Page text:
The IWW takes the fight for syndicalism to Lawrence, Massachusetts. The Nation is having none of it.
The Lawrence strike has brought into public notice in this country a new type of labor union and a new philosophy of the labor movement. The strike at Lawrence was conducted by the Industrial Workers of the World, familiarly known as the I. W. W., whose principles go by the name of Syndicalism. The term has been popularized recently by events in England, where Mr. Tom Mann, a veteran labor leader and the exponent of the new movement in the British trade unions, has been put in prison for preaching sedition to the army in connection with the coal strike. Isolated theories and practices of Syndicalism have already become fairly familiar to the general reader. Such are the "general strike" which constitutes the basic principle of Syndicalism, and "direct action" which has achieved notoriety through the acts of the McNamara brothers. Even the French word sabotage has become acclimated in the newspapers. But a general account of the Syndicalist movement has been wanting till recently. The deficiency is now supplied by an admirable monograph, entitled "The Labor Movement in France," from the hand of Mr. Louis Levine and published under the auspices of the Columbia University Department of Political Science.
Syndicalism in its latest phase has arisen out of peculiar conditions in the French labor movement. But the truth of Mr. Levine's contention is quite apparent: Syndicalism is essentially a revival of conditions that prevailed at the beginning of the international labor movement fifty years ago. When the "Internationale" was founded in 1864, it was almost from the beginning torn between two conflicting tendencies, which in broad terms we may characterize as the revolutionary spirit and the evolutionary, the anarchistic and the Socialistic, the gospel of violence as preached by Michael Bakunin, and the gospel of gradual transformation under the laws of industrial development as set forth by Karl Marx. In other words, the labor movement is only human. Like all great social and political movements, it has had its moderates and extremists, its legalists and its revolutionaries. Labor and Socialism have witnessed the alternate ascendency of one faction or the other. In France, characteristically, this shifting of bases has always found its most vigorous expression. There, on the one hand, Socialists have consented to enter a bourgeois Cabinet and cooperate with the "exploiters" of the working classes. And there, on the other hand, the syndicalist theory has been most completely worked out.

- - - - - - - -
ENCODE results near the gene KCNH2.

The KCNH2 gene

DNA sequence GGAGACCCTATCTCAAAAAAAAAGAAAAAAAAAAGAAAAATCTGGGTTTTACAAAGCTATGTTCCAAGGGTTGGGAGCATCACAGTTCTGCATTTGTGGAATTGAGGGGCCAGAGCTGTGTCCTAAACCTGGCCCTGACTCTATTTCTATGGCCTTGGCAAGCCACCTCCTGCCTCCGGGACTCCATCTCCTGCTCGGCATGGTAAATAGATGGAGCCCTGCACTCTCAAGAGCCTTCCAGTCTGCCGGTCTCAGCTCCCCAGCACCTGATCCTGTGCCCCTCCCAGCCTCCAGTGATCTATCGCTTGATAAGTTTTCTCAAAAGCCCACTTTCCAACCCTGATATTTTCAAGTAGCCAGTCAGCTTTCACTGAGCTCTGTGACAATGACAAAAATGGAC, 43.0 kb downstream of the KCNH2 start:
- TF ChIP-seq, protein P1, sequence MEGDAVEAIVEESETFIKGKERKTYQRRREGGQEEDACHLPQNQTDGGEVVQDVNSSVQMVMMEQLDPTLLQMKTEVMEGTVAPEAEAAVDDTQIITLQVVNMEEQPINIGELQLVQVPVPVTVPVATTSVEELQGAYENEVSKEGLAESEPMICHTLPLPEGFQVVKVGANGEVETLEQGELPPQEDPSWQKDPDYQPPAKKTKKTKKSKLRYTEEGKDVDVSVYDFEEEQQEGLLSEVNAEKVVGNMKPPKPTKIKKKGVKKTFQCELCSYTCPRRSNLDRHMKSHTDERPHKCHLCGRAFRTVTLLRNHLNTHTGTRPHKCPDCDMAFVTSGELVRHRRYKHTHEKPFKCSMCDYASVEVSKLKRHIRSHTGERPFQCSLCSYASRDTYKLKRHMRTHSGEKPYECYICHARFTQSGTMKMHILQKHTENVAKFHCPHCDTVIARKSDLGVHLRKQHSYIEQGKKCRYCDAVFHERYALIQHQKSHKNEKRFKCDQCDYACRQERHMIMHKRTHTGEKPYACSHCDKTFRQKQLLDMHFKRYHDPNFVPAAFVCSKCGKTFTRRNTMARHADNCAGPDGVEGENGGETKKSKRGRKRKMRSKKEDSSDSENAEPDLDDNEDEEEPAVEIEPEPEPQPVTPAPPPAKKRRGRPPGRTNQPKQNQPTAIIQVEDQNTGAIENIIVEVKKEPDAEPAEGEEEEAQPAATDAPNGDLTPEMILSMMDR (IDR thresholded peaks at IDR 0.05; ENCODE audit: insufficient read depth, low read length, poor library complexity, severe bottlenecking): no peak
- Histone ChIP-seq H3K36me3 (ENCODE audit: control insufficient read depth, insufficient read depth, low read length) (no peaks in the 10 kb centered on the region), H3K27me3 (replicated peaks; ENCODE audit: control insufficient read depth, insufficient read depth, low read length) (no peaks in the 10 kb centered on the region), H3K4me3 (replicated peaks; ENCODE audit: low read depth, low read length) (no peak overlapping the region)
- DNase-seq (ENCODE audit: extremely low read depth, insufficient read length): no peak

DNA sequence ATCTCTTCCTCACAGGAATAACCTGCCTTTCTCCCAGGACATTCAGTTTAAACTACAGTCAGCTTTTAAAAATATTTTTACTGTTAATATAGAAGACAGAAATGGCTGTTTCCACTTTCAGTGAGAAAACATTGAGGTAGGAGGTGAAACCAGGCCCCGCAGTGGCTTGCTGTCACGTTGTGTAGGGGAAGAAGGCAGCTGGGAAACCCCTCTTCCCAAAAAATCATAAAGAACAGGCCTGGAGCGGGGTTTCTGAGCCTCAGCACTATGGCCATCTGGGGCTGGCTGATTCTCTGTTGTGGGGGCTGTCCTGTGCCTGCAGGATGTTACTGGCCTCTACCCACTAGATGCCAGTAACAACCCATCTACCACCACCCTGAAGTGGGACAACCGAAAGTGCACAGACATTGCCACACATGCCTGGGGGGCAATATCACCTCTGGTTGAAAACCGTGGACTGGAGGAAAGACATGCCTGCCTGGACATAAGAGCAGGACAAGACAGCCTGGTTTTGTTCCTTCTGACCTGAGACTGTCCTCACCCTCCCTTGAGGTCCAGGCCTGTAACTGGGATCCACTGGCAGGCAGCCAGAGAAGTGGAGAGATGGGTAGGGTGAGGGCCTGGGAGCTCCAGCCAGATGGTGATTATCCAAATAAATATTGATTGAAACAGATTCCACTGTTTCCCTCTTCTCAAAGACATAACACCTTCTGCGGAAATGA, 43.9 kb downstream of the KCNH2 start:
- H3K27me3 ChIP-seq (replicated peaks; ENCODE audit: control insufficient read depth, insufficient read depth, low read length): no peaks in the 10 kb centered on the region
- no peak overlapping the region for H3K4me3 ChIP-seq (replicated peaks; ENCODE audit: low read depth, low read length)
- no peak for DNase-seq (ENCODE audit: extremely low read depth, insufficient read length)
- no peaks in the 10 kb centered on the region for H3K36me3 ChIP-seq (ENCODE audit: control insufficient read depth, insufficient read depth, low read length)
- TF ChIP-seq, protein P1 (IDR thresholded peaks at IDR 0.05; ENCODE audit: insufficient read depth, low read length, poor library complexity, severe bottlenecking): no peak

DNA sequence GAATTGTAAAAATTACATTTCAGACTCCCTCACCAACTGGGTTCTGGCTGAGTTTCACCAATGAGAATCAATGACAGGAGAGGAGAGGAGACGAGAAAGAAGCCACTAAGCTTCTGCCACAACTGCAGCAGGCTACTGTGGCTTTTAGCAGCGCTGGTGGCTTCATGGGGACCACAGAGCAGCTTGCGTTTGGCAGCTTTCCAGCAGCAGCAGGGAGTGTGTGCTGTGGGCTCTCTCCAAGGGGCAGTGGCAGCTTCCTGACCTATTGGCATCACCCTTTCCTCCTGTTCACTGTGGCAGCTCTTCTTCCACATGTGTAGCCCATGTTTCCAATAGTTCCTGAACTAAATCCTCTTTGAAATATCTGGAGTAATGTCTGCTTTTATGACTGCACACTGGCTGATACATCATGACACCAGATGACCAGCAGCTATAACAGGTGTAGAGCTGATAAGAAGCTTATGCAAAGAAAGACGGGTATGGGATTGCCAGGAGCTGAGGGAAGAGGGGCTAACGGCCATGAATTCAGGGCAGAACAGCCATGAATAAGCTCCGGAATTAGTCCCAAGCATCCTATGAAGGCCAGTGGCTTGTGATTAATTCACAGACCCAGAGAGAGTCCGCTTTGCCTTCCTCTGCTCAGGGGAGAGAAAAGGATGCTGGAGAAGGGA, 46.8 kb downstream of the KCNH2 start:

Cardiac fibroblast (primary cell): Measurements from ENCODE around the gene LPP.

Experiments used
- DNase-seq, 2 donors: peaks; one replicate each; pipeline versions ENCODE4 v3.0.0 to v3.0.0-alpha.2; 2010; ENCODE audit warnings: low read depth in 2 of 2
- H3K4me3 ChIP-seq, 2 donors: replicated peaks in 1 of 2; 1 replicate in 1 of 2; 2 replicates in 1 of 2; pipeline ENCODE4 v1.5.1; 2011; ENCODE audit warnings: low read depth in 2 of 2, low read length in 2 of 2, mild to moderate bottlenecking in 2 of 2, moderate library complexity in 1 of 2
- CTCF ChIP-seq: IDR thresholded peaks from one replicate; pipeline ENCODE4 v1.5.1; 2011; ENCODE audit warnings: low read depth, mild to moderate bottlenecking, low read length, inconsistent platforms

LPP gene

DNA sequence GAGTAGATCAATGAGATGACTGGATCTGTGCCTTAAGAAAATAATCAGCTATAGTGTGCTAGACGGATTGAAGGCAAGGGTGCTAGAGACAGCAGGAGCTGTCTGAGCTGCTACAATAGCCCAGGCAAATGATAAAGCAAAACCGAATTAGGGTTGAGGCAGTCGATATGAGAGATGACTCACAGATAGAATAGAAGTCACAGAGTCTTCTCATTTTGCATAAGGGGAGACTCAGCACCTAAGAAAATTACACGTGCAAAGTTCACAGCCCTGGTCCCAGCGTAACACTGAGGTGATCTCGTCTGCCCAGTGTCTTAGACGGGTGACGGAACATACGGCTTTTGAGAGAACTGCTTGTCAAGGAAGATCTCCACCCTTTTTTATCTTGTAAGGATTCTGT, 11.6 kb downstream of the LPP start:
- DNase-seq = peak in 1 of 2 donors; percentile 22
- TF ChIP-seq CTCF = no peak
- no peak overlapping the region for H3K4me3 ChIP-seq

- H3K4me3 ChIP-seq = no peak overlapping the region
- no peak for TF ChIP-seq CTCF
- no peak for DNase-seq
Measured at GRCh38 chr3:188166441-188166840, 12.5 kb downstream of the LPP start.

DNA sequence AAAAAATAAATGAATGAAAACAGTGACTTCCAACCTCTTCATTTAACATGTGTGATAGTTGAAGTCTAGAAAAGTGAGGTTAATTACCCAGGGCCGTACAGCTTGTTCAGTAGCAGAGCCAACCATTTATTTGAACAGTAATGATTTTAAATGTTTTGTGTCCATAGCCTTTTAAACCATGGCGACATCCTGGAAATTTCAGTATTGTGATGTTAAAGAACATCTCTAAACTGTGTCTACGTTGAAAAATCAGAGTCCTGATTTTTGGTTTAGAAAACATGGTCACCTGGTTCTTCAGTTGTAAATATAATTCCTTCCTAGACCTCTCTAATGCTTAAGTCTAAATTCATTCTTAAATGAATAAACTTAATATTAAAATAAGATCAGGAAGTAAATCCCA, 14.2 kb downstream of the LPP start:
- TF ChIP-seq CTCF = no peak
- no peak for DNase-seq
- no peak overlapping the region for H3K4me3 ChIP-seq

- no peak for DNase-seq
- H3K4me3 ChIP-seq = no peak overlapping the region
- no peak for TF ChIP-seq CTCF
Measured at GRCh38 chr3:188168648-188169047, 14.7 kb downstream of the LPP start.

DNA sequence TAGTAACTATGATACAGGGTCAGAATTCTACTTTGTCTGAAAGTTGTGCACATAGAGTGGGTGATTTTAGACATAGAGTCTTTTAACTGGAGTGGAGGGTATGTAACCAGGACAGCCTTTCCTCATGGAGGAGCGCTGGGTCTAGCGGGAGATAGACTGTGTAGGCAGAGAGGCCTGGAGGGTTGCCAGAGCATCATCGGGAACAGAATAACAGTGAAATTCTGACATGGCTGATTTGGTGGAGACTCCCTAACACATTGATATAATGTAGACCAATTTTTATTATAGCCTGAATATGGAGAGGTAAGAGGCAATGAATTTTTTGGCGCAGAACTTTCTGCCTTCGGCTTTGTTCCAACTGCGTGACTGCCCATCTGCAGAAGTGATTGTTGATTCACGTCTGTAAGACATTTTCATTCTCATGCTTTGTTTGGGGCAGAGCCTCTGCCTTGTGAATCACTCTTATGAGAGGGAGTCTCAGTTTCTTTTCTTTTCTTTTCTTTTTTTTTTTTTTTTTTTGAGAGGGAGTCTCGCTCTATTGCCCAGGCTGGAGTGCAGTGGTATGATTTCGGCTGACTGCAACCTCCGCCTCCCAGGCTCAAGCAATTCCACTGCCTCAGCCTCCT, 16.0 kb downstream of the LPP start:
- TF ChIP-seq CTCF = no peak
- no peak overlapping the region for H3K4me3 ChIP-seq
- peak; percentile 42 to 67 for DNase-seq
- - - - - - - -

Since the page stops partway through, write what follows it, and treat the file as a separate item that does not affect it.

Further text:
Syndicalism or revolutionary trade-unionism is, in the first place, a sharp reaction against political or parliamentary Socialism. In theory it holds that the presence of Socialist or trade-union representatives in Parliament is useless or worse than useless. It not only repudiates individual representatives of the working class, such as Millerand, Briand, and Viviani, as traitors to their class; but it regards the parliamentary system in itself as conducive to the sacrifices of principles, the encouragement of petty intrigue, the fostering of cowardly conciliation, and thus to the weakening of the revolutionary spirit among the workingmen. Moreover, parliamentarianism leads to the domination of the working-classes by non-workingmen. It is the "intellectuals" who get themselves elected to Parliament; and such men, with all the good will in the world, cannot really enter into the feelings and the aspirations of the working-class. The "intellectuals" are necessarily inclined to take a philosophic view of the "war between the classes." They are content to make gradual progress. They accept reforms. They cannot understand the real workingman's passionate yearning for liberation, to be obtained in his own day and by any means.